Bob Dylan at the White House
by Will Brennan

People who haven’t heard Bob Dylan sing in recent years
are often befuddled when he first opens his mouth and that weathered, raspy voice emerges. While Dylan was never considered to be a great singer, his voice had undeniable power – singing power, that is. When he felt like it, Bob could belt it out to the rafters. These days, he can’t. His voice is like an old leather jacket, covered in time-carved creases and scratches, but every imperfection is like a marker of the years and winds and storms it’s been through. In singing “The Times They are a Changin’” to a room full of politicians and our relatively new president, Dylan’s voice was by no means strident or preaching, the song was no longer a clarion call to knock down the walls. It became in Dylan’s 2010 rendition a weary, well worn tale that we all know by now, but one that is timeless and needs constant repeating –
as the health care bill stands battered and bruised like a wobbling boxer in the 14th round, the song’s exhortation to senators and congressmen not to stand in the doorway rings as true as it ever did and cuts as deep. Nowadays, political maneuverings are labyrinthine - the forces behind them dark and shadowy. We aren’t so naïve and optimistic as to expect we will extract sudden change from the vise-grip of money and influence. The huge hopes America pinned on our brilliant young president have hit the brick wall of Washington beltway reality and corporate control. In today’s political climate, change will come kicking, clawing and screaming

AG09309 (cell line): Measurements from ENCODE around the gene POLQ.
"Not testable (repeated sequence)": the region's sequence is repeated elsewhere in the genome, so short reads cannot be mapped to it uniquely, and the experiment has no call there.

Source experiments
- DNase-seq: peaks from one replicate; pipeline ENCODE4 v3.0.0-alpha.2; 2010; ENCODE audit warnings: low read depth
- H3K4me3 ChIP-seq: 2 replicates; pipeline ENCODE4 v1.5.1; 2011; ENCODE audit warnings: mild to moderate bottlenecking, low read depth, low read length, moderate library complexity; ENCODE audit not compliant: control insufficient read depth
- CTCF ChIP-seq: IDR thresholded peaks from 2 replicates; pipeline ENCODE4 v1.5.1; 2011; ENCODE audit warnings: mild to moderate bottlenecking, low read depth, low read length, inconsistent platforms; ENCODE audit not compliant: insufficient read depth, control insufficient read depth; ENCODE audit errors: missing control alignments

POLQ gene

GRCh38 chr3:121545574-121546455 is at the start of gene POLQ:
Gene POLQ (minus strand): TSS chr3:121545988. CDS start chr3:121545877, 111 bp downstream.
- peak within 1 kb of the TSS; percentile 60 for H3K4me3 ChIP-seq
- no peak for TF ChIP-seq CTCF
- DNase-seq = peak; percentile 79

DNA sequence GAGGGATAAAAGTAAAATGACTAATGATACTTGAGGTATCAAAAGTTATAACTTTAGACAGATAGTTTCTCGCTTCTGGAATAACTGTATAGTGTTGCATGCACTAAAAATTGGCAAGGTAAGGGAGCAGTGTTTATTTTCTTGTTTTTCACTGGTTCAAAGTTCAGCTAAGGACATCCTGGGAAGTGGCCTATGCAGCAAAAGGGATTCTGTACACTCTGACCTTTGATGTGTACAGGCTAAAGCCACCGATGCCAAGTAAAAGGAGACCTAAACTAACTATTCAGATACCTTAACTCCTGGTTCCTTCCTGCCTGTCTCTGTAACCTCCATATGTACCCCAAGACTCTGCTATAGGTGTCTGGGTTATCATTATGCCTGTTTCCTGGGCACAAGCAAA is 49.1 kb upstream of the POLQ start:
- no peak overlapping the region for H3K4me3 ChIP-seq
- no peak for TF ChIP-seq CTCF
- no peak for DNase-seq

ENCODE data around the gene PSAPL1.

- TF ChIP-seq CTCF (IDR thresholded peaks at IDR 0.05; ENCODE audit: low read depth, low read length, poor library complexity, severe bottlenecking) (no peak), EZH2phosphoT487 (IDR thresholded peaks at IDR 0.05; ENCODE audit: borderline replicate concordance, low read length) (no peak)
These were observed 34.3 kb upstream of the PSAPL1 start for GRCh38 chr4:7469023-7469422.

out of its dark little hole and will not scurry away in the light of day. Bob Dylan’s ragged, battered voice, in singing “The Times They are a Changin,’” rendered as a stately waltz, captured this wearisome truth perfectly. It wasn’t the most polished performance of the night, or the most nostalgic – those honors would go respectively to Yolanda Adams’ gorgeous version of “A Change is Gonna Come,” and Joan Baez’ “We Shall Overcome” sing-along. But it was Dylan’s “Times” that floated over the political crowd like a pronouncement from a wizened oracle – take it or leave 
it, listen or don’t, but there it is, as now and so forever
shall  it be.
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